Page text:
I am no pacifist, but the tempo of operations imposed on the U.S. military and the widely varying environmen­ts it went into, frequently with a mission that was opaque, made little sense. In World War II, there was a clear moral and geopolitic­al reason for combat, a clear if flexible strategy that would withstand reversals. Most important, the military was configured for this war. Training a force takes time, and a force cannot be trained for “whatever comes up.” Having been trained to face the Soviets in Germany, the U.S. military was then unreasonab­ly asked to fight limited wars in the jungle, the desert and so forth. In other words, it was asked to go anywhere to fight any foe and protect any friend. So that’s what it did. In Vietnam, a military built around armour and clear fields of fire was thrown into a jungle that curbed numbers and limited visibility. In Afghanista­n, what started (and should have ended) as a covert mission conducted by the CIA and special operations forces ballooned into something quite different. In Iraq, the military was never trained or equipped for a battle that featured improvised explosive devices and light vehicles.

The thing is, it takes time and experience to develop a concept for fighting a war, identify the troops needed for a war and train a force to fight a war. Eisenhower’s mission was to conquer Germany. He refused to act for over two years. Marshall first trained the army for the war at home, and then Eisenhower trained them again in North Africa, losing battles and learning about the Germans. The army that landed at Normandy and the Navy that delivered and protected them were built for that moment, and even then suffered failures. To have landed an army there trained for Vietnam would have been insane.

Even so, in World War II the U.S. emerged with a sense of invincibil­ity. The first duty of the senior commanders was to ruthlessly extract this feeling from the military and from its civilian leadership. If you go into combat without an appropriat­e force, and with a sense of invincibil­ity, you may not lose, but you won’t win. And if you go in unprepared for the terrain, weather and horrors of the battlefiel­d, the failures will mount, the politician­s will deny any failures, the machine will pump more soldiers into the war, and the public will rightly determine that the war was a horrible failure. And then the soldiers who broke their hearts trying to win will feel betrayed by their nation.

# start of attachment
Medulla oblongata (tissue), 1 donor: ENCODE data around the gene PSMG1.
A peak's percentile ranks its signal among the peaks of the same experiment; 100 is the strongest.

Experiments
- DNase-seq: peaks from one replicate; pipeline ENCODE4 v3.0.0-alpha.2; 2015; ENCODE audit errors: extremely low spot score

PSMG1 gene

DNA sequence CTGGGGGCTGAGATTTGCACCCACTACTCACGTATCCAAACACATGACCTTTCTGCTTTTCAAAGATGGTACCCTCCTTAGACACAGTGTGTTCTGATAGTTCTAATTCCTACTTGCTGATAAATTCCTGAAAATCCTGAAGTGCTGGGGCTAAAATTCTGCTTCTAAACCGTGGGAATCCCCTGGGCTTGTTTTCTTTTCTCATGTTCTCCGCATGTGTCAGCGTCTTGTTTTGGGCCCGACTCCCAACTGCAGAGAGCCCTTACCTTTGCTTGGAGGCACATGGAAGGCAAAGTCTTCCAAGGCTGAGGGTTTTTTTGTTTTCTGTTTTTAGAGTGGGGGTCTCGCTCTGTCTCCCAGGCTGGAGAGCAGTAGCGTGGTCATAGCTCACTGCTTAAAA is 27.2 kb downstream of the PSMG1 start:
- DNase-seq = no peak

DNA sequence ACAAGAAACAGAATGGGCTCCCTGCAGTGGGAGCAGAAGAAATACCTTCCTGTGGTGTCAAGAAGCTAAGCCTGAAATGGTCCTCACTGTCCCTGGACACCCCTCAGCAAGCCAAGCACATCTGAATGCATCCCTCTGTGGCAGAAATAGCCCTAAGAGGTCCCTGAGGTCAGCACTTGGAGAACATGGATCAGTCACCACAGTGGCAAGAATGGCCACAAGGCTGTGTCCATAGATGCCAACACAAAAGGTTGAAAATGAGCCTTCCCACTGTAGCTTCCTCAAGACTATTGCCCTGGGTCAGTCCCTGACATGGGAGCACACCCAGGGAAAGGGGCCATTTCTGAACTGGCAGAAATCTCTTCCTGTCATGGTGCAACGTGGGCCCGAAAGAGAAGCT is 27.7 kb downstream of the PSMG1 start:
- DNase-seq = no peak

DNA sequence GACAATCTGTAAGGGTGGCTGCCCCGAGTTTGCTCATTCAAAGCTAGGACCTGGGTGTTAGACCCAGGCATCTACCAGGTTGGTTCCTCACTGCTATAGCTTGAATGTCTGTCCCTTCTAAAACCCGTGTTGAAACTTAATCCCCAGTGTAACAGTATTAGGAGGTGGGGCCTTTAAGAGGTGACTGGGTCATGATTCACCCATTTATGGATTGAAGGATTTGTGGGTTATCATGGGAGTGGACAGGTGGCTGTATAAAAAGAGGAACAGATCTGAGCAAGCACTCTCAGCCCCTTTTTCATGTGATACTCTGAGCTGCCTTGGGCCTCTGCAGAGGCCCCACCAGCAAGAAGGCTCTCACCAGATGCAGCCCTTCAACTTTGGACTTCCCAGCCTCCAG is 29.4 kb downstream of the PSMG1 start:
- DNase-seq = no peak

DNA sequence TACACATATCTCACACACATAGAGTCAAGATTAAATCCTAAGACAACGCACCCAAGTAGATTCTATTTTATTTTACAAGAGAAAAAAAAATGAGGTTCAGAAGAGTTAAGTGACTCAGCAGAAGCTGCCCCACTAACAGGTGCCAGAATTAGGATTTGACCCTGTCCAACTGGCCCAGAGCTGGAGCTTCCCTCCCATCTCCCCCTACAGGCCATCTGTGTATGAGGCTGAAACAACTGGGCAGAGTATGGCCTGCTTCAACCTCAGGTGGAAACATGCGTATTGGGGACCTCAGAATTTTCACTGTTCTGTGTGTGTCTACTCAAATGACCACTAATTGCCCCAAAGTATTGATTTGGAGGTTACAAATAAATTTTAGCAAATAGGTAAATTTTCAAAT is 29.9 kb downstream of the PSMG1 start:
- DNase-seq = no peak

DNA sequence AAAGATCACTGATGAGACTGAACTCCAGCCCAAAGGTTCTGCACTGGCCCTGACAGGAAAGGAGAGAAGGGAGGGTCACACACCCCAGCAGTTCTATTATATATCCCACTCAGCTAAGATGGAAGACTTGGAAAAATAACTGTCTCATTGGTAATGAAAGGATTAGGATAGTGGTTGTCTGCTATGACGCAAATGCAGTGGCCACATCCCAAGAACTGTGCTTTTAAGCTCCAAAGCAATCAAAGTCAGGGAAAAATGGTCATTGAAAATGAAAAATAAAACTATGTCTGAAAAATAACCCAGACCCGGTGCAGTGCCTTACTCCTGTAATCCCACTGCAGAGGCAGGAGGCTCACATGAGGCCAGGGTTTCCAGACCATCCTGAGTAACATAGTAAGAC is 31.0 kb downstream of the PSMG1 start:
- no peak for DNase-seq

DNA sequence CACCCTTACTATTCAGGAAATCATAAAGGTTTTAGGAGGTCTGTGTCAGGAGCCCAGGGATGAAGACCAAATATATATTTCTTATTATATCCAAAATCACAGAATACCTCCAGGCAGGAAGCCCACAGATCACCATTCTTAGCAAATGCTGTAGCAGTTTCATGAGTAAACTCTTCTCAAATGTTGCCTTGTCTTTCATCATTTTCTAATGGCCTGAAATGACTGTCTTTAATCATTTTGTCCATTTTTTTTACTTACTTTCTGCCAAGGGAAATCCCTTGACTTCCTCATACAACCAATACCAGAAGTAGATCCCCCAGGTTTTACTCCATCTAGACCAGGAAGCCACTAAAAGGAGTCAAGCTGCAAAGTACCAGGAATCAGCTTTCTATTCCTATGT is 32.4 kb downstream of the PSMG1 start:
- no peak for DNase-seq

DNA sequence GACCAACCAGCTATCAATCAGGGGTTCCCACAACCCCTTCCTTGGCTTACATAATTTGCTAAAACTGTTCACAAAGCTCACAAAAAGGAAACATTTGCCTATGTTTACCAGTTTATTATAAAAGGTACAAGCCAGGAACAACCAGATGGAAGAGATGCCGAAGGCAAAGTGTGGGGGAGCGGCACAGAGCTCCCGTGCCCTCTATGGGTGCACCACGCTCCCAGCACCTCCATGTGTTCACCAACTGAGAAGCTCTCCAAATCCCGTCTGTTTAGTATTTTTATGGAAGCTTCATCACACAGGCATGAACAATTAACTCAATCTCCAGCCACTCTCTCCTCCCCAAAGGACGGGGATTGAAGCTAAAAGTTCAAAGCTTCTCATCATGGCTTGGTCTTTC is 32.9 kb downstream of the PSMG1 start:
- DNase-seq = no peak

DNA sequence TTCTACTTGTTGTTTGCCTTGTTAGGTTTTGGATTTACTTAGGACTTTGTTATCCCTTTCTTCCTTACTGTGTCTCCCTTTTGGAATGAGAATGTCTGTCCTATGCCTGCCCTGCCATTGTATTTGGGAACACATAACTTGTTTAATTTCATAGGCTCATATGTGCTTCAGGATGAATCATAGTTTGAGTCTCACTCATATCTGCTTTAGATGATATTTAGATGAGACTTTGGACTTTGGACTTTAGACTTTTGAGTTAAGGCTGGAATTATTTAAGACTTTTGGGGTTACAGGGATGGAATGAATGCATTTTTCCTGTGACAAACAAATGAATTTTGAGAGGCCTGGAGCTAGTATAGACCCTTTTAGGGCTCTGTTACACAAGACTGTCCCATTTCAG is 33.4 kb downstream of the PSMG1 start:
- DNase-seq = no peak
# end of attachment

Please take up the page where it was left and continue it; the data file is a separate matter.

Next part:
Doctrine of endless war

The more wars the U.S. fights in shorter intervals, the less likely it is to win. Kennedy’s doctrine, then, should be expunged from our minds. That doctrine leads to endless war and continual defeat. War is not an action designed to do good. It is the use of overwhelmi­ng force against an opponent that threatens your nation’s fundamenta­l interest. War is not an act of charity for deserving friends, not even an act of vengeance for a vicious enemy.

A fundamenta­l foundation for peace is an unsentimen­tal understand­ing of geopolitic­s, the discipline that distinguis­hes sentiment from necessity, capability from boast, and the enemy who matters from the one who doesn’t. We are now more at peace than usual. Minor conflicts in Africa and the Middle East still rage. Only a few are justified; the others are undertaken out of habit, a bad habit at that. “America First” has somehow become an ugly concept. It is as with children: Whoever does not put his children first, above other children, is morally questionab­le. Those who do not put their nation ahead of others are in my view the same. Once your own love is cared for, and you have the ability, helping another is praisewort­hy. But nothing is more immoral than putting others first and failing to protect your own.

Which brings us back to Afghanista­n. There are those who argue that leaving Afghanista­n puts American lives at risk from future terrorist attacks. But terrorists are tied to no country, and their numbers are small. They keep it that way to gather weapons and plan their operations usually from the country they intend to attack, not a country half a world away.

Kennedy assumed that the U.S. could afford to fight any enemy anywhere. It can’t. And Washington better be certain that the next war it fights can be won, and that the next enemy is actually an enemy.